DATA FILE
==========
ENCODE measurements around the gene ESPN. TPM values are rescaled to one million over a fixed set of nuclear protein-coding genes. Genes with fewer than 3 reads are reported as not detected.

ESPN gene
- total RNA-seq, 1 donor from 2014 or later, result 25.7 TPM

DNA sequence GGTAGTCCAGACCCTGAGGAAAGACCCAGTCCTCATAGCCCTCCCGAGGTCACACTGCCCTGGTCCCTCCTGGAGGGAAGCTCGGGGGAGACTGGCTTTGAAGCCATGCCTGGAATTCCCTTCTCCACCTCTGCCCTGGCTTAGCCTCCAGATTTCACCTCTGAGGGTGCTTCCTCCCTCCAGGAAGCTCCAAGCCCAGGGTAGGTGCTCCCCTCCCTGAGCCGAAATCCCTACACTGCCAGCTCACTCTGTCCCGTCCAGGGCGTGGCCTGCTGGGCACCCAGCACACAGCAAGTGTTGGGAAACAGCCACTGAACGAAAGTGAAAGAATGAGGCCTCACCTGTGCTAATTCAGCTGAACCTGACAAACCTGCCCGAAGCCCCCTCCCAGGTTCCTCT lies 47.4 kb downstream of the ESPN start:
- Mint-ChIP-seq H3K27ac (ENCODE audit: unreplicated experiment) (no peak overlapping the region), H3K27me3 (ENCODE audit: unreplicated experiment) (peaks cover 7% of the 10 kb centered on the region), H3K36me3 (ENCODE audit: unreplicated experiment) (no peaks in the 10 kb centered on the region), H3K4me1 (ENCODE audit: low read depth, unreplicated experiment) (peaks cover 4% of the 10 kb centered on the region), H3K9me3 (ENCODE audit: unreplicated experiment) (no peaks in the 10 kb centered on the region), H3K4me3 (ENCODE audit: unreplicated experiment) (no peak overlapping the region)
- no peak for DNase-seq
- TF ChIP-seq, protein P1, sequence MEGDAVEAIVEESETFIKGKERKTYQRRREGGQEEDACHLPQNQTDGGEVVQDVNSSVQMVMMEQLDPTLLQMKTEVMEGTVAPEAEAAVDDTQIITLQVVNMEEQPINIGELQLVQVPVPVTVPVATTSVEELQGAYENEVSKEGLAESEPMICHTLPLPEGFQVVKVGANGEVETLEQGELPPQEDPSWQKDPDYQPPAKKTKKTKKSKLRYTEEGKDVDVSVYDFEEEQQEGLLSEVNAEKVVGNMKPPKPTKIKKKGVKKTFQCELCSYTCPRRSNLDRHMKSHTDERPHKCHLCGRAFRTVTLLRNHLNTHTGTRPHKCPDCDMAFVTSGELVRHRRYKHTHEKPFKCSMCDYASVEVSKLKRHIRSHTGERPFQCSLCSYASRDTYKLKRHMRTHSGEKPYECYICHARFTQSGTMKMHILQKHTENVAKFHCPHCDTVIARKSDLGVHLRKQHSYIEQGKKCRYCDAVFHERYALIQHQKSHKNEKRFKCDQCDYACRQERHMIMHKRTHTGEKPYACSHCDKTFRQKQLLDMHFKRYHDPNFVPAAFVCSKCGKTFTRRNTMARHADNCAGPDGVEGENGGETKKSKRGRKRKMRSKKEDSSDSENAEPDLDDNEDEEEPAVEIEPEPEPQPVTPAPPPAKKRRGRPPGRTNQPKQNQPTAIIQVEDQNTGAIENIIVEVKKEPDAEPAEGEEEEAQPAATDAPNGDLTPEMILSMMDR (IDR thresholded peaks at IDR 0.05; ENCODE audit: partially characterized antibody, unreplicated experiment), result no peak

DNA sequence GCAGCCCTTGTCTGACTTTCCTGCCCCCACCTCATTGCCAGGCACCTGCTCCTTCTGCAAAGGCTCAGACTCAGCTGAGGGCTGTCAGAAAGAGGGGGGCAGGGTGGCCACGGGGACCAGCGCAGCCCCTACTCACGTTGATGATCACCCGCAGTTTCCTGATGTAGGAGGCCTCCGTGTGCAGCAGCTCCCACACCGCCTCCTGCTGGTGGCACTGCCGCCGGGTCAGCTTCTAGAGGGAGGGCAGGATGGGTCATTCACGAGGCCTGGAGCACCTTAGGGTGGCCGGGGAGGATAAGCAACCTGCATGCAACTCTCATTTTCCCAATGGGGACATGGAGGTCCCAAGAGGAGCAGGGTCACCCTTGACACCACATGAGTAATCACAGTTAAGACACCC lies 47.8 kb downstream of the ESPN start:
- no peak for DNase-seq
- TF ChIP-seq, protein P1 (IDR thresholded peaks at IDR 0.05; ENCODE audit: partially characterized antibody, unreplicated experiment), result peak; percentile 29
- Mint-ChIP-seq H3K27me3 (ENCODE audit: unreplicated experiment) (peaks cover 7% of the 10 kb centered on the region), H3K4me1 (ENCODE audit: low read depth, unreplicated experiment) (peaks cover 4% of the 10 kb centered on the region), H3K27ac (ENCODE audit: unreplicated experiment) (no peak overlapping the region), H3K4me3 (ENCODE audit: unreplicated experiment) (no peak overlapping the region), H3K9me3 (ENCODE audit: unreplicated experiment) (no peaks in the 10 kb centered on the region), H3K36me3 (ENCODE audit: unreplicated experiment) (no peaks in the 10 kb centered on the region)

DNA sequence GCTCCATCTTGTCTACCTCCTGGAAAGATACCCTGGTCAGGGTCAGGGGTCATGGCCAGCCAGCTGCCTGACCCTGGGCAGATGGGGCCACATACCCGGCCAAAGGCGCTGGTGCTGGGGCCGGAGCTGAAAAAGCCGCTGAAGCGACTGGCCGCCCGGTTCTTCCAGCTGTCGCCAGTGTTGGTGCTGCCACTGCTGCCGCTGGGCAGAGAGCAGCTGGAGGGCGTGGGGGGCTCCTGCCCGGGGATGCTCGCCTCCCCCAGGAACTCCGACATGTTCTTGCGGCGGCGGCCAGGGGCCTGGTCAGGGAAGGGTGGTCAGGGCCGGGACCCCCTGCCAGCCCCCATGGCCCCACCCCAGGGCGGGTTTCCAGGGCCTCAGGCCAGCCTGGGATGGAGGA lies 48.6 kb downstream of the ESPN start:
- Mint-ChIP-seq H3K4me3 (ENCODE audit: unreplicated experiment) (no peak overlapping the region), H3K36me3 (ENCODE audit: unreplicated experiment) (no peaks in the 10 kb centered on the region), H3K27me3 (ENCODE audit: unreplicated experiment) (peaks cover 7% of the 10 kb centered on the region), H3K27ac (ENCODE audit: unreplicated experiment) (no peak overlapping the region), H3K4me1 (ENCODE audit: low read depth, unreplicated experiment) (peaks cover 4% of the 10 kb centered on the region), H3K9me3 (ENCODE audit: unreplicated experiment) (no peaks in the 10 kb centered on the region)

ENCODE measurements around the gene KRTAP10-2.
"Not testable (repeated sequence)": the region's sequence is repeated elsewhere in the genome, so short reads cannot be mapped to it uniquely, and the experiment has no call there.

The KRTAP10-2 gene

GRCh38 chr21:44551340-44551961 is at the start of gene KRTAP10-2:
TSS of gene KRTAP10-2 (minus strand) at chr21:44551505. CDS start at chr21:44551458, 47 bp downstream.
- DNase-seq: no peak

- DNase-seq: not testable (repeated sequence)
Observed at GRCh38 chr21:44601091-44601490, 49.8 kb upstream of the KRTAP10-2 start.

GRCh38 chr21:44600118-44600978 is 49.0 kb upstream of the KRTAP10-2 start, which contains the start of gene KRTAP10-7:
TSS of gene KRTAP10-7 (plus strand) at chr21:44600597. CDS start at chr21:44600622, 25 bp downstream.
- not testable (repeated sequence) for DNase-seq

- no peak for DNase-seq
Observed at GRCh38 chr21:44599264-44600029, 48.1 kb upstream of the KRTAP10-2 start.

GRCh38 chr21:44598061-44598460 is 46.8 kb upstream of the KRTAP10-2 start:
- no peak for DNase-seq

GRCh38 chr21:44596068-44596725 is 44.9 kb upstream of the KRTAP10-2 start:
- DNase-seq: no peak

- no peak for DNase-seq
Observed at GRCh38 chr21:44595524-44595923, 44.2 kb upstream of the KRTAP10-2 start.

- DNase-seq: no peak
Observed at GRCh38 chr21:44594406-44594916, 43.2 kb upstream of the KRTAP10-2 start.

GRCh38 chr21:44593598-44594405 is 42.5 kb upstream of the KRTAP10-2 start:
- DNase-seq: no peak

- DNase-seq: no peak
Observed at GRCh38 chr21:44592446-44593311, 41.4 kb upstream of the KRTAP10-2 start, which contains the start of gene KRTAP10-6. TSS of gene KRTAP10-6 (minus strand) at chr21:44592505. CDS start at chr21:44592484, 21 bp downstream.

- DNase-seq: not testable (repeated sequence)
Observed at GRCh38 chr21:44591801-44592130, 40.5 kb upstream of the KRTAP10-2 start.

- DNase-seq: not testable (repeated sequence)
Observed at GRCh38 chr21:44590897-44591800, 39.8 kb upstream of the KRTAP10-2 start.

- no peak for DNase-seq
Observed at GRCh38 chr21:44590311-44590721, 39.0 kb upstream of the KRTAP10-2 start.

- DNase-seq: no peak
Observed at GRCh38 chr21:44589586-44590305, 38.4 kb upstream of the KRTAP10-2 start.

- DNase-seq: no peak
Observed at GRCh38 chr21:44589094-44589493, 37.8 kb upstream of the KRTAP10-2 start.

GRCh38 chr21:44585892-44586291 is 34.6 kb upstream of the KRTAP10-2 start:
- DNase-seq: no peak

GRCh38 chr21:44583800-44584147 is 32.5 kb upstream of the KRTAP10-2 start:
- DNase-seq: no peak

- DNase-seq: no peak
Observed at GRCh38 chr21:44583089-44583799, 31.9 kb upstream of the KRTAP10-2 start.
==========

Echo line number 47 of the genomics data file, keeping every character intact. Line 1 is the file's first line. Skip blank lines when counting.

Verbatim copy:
- DNase-seq: no peak